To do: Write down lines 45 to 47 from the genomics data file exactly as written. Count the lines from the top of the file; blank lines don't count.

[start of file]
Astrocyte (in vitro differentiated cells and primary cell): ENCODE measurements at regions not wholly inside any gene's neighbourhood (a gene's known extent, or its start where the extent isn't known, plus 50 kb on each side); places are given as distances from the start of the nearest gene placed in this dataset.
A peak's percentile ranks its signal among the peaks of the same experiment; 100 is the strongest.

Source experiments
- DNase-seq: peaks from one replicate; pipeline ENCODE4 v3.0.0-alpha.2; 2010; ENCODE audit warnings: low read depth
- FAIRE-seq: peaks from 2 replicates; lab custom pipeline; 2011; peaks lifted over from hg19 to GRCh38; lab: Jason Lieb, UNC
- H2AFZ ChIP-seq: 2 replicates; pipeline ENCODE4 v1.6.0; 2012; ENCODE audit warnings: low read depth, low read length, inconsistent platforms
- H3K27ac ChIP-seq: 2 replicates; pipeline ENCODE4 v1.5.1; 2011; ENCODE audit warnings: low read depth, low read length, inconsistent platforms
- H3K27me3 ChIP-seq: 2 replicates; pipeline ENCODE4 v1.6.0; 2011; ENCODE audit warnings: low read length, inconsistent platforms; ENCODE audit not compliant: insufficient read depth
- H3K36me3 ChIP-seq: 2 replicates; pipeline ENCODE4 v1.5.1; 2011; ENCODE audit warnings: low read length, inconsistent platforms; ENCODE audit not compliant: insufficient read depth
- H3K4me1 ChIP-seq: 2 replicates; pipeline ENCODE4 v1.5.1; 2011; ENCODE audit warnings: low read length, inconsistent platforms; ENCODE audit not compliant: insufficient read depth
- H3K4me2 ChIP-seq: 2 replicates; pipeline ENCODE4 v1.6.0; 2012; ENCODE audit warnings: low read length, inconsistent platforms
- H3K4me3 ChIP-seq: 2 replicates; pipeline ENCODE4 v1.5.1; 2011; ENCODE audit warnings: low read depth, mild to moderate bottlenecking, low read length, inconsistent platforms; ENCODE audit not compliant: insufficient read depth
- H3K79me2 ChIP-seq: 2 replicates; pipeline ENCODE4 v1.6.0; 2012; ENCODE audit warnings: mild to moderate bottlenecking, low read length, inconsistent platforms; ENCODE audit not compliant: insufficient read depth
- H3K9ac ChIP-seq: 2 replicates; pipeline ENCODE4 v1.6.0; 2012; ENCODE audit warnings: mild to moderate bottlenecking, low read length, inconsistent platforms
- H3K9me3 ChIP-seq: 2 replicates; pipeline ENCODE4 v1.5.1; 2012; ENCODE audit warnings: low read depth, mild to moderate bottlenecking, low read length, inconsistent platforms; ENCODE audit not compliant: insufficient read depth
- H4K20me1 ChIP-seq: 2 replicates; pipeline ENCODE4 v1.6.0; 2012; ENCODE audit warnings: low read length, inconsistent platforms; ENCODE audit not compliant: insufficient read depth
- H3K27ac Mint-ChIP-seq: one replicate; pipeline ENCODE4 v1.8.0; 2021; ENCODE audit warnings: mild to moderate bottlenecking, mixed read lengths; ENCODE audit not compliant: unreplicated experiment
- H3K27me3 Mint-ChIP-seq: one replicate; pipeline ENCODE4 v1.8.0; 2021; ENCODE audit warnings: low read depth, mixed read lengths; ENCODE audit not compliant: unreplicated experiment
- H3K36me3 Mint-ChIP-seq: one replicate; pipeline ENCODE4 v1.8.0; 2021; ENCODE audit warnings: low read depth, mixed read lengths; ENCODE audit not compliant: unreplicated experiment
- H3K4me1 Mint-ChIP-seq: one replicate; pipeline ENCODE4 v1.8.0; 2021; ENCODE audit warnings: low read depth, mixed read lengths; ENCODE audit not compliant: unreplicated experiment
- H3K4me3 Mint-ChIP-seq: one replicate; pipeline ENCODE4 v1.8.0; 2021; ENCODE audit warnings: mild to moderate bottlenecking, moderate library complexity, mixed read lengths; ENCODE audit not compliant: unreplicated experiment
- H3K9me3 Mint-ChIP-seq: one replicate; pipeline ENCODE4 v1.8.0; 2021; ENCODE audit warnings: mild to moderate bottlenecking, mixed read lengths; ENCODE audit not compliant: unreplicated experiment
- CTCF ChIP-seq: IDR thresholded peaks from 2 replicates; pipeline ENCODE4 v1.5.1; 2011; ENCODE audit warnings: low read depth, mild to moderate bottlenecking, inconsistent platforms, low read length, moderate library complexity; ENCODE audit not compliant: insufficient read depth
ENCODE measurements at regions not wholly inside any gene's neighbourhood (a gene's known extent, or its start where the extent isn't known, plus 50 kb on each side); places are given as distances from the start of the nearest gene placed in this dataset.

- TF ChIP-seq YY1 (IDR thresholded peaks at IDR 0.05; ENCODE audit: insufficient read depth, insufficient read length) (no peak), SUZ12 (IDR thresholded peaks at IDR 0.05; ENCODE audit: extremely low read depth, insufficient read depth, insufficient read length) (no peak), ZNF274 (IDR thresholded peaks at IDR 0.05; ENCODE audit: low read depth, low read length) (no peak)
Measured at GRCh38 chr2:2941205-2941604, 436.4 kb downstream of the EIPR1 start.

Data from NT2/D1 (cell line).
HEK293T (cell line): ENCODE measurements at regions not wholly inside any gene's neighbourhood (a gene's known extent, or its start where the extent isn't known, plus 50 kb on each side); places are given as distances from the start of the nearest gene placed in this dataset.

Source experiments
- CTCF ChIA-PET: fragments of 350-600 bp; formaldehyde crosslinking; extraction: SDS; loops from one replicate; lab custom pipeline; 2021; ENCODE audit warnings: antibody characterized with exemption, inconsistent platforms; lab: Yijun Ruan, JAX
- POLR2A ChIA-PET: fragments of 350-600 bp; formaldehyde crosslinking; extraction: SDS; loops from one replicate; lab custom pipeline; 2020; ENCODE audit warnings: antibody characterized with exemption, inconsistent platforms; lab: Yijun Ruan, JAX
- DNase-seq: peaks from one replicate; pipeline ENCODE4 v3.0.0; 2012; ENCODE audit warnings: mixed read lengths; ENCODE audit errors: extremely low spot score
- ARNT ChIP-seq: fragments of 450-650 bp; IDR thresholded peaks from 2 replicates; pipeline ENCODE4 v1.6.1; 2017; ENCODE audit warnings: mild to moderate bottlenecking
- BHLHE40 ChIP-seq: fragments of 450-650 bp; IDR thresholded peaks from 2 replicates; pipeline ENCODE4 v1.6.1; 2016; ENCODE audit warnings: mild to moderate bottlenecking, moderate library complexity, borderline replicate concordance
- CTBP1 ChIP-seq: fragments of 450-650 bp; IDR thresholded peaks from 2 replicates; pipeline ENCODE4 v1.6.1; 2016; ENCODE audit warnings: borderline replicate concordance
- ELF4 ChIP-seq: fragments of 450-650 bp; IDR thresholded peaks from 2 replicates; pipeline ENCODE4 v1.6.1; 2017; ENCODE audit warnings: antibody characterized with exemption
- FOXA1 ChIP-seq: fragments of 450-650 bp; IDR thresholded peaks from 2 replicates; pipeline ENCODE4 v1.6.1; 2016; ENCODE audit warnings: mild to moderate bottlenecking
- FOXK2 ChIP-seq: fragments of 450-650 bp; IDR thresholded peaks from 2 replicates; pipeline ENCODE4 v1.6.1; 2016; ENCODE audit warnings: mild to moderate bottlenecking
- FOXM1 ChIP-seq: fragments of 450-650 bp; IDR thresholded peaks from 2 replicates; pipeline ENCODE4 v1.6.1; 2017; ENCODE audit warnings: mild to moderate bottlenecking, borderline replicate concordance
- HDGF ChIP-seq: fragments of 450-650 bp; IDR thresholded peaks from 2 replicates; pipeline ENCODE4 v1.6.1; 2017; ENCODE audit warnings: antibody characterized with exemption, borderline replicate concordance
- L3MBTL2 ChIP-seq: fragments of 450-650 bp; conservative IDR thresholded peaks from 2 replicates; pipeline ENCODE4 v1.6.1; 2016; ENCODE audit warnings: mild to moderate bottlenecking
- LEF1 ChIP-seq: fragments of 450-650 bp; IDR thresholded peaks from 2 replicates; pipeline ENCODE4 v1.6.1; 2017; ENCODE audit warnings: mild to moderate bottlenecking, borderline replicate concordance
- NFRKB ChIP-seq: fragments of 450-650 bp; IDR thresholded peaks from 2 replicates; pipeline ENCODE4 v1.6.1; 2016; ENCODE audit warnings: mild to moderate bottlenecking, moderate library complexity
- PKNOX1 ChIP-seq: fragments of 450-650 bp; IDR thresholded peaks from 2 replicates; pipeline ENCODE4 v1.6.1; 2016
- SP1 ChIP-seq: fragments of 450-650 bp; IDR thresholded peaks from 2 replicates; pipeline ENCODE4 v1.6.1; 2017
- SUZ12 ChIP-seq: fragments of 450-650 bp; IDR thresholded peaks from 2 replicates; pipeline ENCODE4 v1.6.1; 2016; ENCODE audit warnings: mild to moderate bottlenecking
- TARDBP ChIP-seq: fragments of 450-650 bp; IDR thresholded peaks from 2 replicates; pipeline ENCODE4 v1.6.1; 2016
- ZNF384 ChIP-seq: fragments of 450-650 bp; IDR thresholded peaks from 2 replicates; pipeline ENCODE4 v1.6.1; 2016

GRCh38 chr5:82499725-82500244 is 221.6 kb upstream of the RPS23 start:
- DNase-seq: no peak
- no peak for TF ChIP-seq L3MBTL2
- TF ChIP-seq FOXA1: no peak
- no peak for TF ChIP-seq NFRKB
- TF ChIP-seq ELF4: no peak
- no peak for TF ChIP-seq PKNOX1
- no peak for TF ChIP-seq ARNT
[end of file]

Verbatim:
- SP1 ChIP-seq: fragments of 450-650 bp; IDR thresholded peaks from 2 replicates; pipeline ENCODE4 v1.6.1; 2017
- SUZ12 ChIP-seq: fragments of 450-650 bp; IDR thresholded peaks from 2 replicates; pipeline ENCODE4 v1.6.1; 2016; ENCODE audit warnings: mild to moderate bottlenecking
- TARDBP ChIP-seq: fragments of 450-650 bp; IDR thresholded peaks from 2 replicates; pipeline ENCODE4 v1.6.1; 2016